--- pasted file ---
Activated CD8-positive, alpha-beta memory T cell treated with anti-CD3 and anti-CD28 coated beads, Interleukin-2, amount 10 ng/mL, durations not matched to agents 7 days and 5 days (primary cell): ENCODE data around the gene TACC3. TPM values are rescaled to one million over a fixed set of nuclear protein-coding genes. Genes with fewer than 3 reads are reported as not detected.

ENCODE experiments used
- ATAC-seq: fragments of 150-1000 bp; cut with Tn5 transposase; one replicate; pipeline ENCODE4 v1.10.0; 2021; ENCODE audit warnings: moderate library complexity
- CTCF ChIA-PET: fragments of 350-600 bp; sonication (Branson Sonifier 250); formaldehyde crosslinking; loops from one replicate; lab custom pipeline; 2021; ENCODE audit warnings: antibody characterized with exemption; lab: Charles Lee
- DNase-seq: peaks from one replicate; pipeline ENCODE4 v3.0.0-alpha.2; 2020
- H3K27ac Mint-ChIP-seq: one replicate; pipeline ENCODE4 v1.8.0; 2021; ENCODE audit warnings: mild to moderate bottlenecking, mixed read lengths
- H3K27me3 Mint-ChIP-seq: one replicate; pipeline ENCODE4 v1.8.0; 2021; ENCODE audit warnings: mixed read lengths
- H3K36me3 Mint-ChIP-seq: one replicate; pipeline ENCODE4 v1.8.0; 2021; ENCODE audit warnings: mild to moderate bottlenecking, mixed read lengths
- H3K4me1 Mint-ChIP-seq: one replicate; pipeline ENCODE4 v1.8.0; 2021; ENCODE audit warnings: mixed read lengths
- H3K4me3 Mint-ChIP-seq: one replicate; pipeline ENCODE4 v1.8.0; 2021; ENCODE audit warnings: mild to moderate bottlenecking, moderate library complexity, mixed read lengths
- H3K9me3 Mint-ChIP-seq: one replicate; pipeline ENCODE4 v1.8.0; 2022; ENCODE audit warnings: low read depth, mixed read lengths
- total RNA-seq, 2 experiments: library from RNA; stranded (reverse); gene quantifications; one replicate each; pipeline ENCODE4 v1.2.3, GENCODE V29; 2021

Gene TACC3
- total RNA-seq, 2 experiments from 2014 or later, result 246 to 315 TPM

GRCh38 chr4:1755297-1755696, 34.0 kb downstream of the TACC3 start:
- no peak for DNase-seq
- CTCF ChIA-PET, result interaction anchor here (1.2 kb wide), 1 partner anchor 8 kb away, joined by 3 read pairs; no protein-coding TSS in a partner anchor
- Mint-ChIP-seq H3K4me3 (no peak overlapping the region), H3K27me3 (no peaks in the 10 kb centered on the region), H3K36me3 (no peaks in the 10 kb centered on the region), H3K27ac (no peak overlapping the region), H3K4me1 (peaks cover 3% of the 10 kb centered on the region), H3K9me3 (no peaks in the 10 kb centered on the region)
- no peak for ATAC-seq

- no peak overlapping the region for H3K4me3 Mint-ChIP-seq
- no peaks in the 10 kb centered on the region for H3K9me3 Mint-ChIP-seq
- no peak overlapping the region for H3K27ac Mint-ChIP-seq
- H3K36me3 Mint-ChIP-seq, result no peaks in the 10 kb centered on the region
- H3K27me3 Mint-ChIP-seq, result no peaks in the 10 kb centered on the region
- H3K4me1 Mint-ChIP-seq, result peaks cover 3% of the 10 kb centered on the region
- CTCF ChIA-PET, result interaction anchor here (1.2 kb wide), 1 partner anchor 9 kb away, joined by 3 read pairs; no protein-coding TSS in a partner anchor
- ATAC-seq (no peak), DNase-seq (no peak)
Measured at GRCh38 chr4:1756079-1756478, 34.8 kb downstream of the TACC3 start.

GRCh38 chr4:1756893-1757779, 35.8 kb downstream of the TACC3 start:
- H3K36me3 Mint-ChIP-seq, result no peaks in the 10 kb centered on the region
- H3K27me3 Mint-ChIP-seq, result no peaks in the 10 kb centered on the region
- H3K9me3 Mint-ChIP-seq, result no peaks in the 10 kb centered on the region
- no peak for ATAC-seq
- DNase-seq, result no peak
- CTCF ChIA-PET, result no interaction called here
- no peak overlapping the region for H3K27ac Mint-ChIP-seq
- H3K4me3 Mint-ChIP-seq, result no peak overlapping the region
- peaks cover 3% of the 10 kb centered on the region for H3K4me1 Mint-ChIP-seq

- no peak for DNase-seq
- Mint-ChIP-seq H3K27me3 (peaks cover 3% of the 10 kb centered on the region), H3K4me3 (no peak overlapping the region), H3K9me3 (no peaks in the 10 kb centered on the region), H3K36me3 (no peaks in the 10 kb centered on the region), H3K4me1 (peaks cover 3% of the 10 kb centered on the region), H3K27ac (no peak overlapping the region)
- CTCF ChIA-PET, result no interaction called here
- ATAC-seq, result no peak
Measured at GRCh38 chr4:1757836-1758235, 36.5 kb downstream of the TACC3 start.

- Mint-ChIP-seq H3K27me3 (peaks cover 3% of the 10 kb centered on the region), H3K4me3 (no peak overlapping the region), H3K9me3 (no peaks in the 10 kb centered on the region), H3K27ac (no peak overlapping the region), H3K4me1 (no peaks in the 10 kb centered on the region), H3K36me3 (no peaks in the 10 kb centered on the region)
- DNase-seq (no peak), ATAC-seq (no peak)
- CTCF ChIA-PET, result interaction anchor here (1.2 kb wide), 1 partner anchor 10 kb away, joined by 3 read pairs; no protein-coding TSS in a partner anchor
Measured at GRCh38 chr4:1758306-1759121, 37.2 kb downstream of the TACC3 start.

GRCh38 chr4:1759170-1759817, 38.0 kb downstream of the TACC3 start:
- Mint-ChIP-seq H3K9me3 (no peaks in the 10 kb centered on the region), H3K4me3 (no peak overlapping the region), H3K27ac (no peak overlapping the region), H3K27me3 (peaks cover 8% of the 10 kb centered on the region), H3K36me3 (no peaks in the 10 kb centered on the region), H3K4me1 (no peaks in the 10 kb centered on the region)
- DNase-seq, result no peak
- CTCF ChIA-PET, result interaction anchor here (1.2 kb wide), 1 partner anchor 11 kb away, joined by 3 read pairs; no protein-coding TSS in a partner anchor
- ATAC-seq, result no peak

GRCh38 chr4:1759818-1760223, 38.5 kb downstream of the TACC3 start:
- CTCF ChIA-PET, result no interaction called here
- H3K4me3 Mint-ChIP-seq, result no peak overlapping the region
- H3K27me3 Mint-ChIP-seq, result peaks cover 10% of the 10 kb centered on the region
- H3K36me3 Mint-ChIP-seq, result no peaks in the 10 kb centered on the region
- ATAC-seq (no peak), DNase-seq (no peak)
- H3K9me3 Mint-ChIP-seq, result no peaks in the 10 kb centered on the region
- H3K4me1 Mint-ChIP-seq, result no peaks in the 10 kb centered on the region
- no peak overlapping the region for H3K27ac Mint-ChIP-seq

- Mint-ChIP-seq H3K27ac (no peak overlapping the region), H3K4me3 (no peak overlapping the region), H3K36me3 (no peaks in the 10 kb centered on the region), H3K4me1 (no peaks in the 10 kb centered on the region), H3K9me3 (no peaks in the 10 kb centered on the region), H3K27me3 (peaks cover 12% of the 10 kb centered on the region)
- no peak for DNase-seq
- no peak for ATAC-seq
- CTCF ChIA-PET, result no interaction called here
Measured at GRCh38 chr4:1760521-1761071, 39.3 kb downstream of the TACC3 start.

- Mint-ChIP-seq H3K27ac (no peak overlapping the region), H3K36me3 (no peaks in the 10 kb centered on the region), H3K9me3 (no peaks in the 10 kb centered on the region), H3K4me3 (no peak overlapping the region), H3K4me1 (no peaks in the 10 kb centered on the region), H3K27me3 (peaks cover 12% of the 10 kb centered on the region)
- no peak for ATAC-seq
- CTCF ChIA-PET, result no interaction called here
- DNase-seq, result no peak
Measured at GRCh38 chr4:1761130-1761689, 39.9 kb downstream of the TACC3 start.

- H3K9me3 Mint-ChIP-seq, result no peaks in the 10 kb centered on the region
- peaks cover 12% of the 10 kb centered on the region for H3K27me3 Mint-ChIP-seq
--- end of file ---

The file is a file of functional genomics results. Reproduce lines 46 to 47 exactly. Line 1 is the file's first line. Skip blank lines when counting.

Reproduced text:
- CTCF ChIA-PET, result interaction anchor here (1.2 kb wide), 1 partner anchor 10 kb away, joined by 3 read pairs; no protein-coding TSS in a partner anchor
Measured at GRCh38 chr4:1758306-1759121, 37.2 kb downstream of the TACC3 start.